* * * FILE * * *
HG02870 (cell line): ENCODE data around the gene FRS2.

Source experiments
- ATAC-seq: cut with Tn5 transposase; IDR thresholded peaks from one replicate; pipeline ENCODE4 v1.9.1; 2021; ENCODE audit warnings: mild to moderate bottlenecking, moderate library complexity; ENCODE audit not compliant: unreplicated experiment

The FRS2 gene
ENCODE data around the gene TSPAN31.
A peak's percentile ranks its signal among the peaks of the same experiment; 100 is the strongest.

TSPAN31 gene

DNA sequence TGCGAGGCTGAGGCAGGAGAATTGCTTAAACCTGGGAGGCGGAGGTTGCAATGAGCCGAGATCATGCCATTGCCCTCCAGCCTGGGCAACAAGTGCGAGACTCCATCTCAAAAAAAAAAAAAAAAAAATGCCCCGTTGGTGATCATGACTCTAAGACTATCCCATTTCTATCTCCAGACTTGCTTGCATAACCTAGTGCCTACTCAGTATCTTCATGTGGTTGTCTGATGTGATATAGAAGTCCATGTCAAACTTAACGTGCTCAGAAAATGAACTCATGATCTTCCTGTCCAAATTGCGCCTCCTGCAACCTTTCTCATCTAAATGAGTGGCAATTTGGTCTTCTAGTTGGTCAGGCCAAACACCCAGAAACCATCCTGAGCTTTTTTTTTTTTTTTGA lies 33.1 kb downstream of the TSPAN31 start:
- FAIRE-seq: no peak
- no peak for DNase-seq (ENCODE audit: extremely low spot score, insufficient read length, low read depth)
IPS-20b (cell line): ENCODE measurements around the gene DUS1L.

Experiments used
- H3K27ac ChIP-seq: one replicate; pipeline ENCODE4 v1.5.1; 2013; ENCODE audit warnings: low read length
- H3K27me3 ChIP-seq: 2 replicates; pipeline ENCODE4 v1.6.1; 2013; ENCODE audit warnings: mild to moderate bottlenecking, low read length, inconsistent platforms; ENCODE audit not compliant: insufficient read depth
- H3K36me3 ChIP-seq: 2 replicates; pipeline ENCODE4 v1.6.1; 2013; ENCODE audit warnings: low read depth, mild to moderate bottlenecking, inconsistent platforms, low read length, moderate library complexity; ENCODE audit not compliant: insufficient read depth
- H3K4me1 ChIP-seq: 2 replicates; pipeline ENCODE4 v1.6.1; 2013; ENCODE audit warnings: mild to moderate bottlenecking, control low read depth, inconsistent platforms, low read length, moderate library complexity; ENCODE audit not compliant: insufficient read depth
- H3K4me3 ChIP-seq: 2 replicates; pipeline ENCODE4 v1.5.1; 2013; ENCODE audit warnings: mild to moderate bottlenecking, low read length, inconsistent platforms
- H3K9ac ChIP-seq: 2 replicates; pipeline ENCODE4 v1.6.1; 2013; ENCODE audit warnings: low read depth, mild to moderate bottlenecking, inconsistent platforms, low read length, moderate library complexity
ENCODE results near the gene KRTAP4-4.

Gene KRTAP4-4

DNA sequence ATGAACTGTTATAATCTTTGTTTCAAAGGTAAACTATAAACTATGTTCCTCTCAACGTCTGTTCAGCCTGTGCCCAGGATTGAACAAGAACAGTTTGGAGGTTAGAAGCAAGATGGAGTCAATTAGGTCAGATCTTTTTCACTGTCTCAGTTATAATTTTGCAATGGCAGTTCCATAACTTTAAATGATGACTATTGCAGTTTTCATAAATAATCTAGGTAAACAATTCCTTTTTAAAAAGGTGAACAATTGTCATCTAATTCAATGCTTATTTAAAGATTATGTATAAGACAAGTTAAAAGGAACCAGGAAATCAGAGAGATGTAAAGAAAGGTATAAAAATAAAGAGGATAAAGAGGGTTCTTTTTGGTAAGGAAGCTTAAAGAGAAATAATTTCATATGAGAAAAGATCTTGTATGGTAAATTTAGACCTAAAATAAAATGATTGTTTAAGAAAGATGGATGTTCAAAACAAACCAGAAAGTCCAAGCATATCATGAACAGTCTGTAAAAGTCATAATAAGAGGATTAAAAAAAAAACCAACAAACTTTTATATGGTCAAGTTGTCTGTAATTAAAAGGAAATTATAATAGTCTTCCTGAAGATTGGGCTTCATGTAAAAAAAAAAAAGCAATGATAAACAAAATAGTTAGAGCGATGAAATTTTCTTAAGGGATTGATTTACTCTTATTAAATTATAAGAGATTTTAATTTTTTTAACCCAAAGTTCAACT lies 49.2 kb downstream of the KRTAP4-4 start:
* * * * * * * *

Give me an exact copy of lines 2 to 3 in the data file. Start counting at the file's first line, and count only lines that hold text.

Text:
Source experiments
- ATAC-seq: cut with Tn5 transposase; IDR thresholded peaks from one replicate; pipeline ENCODE4 v1.9.1; 2021; ENCODE audit warnings: mild to moderate bottlenecking, moderate library complexity; ENCODE audit not compliant: unreplicated experiment